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Drainage against pollution

| Billie Sharp

The Rivers Trust Conference - Springing into ActionHaving listened to the Rivers Trust Annual conference this month, I am finding myself more motivated than ever to share an understanding of surface water drainage. 
There were so many great discussions around how to improve the quality and function of our rivers so if you have time to listen you can view the full two days on Youtube here through this link.

What does this have to do with drainage?

From a drainage perspective, the bit we can do is help our customers to understand the relevance of surface water drainage and make sure they are not contributing to the specific problem of surface water runoff flooding public treatment plants and polluting our rivers, streams and watercourses. There is something you can do. 

Raising awareness

If you are the owner (operator) of a private sewage system then you will be (hopefully) well aware of the responsibility you hold to prevent polluting the environment. If your system's drainage is not functioning correctly it is your responsibility to put it right and of course, it benefits you financially to keep the system running effectively to avoid drainage field repair costs. 

However, those of us connected to the public sewer are – in most cases – blissfully unaware of the effects of rainwater runoff and how severely damaging it can be to our environment when it is not diverted to the appropriate drainage. As they say ‘out of sight out of mind’! We all look out the window in wonder when the rain is so heavy that it is gushing down the road like a mini river, but that's usually where our wonder ends. 

Where does all the rainwater go?

So what’s the problem? 

There is only so much volume that our sewage works can cope with and when they are overwhelmed they then flood and unfortunately contaminated water does get into our rivers. 
Why are there not separate drains for sewage water and rainwater then? Well, there are. There are stormwater or surface water drains that will take surface water runoff from roads directly to our rivers and watercourses, but this doesn’t collect all the surface water that is displaced by the ever-growing concrete jungles we are creating.

Ok so hang on a minute, if there are storm drains how is rainwater getting into the sewers? Aha… that is a very important question indeed. 
Misconnections are made when our household wastewater and surface water drains are combined. Often, misconnections are made purely by accident, with the installers failing to correctly identify the difference between storm or surface drains and foul drains.

Misconnected drains were made illegal by the Environmental Act 1990. Unfortunately, even though the law was changed to prevent this, house owners and builders alike who are unaware of the reasons and consequences are still plumbing their rainwater runoff into the sewers. 

In some areas a combined sewer is the only option and permission would need to be granted from the local water authority.  

The majority of homeowners are totally unaware of where their rainwater goes or could be going so they have no idea if they are illegally allowing surface water runoff to go to the sewer or not.  

What can we do about it?

It would be great if councils could inject the money into incentives for people to check their drainage, but it’s not likely to happen any time soon.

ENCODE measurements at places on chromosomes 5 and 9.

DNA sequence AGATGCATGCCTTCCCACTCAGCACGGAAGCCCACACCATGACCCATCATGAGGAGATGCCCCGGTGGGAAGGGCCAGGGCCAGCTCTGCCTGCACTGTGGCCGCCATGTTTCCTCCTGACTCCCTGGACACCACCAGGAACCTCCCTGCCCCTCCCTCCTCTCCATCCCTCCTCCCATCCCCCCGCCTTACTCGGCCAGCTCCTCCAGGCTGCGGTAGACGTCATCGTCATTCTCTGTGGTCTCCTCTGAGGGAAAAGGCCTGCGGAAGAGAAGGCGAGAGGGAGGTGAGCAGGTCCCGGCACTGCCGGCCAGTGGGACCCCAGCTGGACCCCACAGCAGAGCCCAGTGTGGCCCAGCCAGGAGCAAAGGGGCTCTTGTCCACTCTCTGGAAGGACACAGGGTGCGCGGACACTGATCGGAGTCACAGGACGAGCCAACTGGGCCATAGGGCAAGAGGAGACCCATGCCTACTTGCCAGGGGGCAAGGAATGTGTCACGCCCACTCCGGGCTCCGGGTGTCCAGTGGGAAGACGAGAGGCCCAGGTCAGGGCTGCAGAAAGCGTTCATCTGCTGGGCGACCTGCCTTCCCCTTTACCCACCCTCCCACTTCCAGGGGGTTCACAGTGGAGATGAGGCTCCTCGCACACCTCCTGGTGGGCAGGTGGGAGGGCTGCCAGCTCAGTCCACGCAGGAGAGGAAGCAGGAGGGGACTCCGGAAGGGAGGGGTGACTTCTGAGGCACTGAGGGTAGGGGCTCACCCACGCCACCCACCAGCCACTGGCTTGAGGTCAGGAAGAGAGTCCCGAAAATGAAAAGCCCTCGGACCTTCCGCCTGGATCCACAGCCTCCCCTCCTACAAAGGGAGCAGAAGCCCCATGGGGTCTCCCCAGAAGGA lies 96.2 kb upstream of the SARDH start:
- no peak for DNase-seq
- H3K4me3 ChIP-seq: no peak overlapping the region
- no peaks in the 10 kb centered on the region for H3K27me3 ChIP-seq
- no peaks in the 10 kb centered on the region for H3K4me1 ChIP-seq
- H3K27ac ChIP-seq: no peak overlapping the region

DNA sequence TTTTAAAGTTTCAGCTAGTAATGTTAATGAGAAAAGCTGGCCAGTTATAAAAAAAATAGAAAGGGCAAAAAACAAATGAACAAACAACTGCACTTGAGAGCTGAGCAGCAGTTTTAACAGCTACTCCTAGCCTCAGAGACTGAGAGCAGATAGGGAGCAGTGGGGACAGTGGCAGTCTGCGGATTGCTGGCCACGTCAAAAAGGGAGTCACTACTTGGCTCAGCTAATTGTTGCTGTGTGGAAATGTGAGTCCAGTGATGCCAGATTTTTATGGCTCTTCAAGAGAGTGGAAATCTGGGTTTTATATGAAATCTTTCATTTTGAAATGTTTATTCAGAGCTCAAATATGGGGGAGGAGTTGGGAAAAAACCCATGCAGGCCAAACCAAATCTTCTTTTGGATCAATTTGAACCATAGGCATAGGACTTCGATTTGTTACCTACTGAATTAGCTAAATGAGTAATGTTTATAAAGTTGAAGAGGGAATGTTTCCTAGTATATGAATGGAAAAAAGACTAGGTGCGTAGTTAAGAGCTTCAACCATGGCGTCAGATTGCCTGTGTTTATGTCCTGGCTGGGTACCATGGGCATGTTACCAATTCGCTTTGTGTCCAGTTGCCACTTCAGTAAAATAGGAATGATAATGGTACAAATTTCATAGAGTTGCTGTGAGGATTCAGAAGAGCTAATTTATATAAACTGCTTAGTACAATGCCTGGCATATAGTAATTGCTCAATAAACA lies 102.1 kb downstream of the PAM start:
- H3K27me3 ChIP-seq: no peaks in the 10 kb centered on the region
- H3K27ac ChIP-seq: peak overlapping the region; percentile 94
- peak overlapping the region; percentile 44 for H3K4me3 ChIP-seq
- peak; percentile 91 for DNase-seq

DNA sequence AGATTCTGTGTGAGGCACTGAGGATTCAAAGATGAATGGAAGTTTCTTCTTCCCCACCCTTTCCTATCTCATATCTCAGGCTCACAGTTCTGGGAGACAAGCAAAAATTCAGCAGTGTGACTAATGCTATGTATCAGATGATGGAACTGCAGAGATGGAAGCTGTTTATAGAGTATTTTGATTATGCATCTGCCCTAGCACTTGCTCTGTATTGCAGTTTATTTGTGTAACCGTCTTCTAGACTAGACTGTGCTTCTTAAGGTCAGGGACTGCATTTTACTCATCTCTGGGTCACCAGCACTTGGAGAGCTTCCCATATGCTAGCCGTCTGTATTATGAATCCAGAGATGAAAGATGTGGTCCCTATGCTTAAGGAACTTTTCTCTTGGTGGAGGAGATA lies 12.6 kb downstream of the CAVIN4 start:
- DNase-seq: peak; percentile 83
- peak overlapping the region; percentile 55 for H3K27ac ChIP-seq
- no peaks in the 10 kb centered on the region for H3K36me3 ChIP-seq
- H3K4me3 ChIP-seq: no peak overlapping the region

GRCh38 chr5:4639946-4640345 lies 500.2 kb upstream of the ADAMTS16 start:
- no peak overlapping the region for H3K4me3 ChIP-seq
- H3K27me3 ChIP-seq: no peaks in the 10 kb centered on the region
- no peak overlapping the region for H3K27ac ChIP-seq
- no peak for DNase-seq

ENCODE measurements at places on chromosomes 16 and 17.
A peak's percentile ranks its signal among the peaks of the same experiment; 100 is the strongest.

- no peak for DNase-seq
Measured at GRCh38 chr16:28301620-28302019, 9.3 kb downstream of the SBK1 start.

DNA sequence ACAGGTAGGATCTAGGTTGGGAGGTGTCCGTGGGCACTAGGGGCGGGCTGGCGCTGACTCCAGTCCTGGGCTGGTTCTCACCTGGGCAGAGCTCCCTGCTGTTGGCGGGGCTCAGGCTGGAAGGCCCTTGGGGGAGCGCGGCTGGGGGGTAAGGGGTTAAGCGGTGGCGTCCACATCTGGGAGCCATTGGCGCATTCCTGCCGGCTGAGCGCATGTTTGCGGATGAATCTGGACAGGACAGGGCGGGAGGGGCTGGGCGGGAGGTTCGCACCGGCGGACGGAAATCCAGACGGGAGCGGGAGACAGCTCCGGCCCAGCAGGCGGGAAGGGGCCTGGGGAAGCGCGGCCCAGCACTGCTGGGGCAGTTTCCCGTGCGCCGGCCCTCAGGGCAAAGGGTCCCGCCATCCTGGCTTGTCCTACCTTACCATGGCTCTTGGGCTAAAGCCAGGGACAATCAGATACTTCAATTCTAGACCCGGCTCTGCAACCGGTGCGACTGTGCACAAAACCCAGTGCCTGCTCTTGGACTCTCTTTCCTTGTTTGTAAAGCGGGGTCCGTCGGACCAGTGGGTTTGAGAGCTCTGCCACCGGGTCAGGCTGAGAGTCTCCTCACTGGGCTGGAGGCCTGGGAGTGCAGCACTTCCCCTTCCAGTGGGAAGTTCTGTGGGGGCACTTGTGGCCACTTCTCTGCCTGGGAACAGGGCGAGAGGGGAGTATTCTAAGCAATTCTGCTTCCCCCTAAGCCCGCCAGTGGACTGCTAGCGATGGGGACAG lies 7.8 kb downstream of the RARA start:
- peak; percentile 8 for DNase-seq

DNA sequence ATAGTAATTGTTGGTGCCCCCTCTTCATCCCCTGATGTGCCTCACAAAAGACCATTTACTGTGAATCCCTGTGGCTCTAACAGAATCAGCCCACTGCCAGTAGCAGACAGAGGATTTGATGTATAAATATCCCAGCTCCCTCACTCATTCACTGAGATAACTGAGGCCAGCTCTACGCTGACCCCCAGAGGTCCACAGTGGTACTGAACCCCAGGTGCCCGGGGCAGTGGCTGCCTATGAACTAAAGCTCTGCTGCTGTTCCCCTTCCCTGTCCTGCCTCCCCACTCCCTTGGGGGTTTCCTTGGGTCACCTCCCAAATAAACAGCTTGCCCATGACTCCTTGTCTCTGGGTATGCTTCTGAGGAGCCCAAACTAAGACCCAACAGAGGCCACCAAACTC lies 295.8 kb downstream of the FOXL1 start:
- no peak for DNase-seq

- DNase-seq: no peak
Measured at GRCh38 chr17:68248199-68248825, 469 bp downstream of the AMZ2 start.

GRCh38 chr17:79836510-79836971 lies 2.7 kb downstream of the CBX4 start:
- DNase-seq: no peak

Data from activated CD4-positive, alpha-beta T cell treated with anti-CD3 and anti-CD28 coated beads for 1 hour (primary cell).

Local water authorities, like Thames Water, may carry out residential surveys to try and identify misconnections, but the responsibility to rectify a misconnection lies with the current property owner, no matter when the drain misconnection occurred. 
This means that it is your legal obligation as the homeowner to have the drain rectified. 

But that’s going to cost me money!

Well yes, in the short term it would, but in the long term, it could pay you back in dividends! If the water authorities have to find the funding from somewhere to put this right – where do you think they will get that from? Yes, from us the consumer. 
So If we educate members of the public on the effects of surface water runoff and where it can end up along with the destruction it can cause we might find that people would rather take a more positive approach to do their bit to help the situation. 

Do I have to?

No. No-one is telling us that we have to check our drainage set-up, but maybe we shouldn’t be blaming and complaining about river and ocean pollution unless we are prepared to do something about it ourselves. And this IS something we can each do to make sure we are not directly contributing to the problem.

There are also the legal ramifications of having a misconnection. If you do have a misconnection and the authorities do become aware of it the implications of not correcting it could result in a fine, imprisonment of up to 12 months, or both – if sentenced at a Magistrates Court. For more serious cases, the Crown Court can issue an unlimited fine, imprisonment of up to 5 years, or both.

You had me at ‘there is something you can do’.

together we can make a real difference to pollution in our rivers and streams.There are a number of ways you can divert and ‘plumb’ the surface water from your property to not only avoid the main sewer but also be put to good use benefitting you as a household.
If you are concerned you might have a misconnection, get in touch with us and we can carry out a drainage survey on your property to establish exactly what set-up you have. You never know – that could put your mind at ease and be the end of it. 

If you are experiencing flooding or pooling rainwater on your property we can help you with soakaways and pumping stations to clear or divert the water from your driveway or garden. Call the office on 0800 181 684 to book a site visit and get you the best solution for your property.

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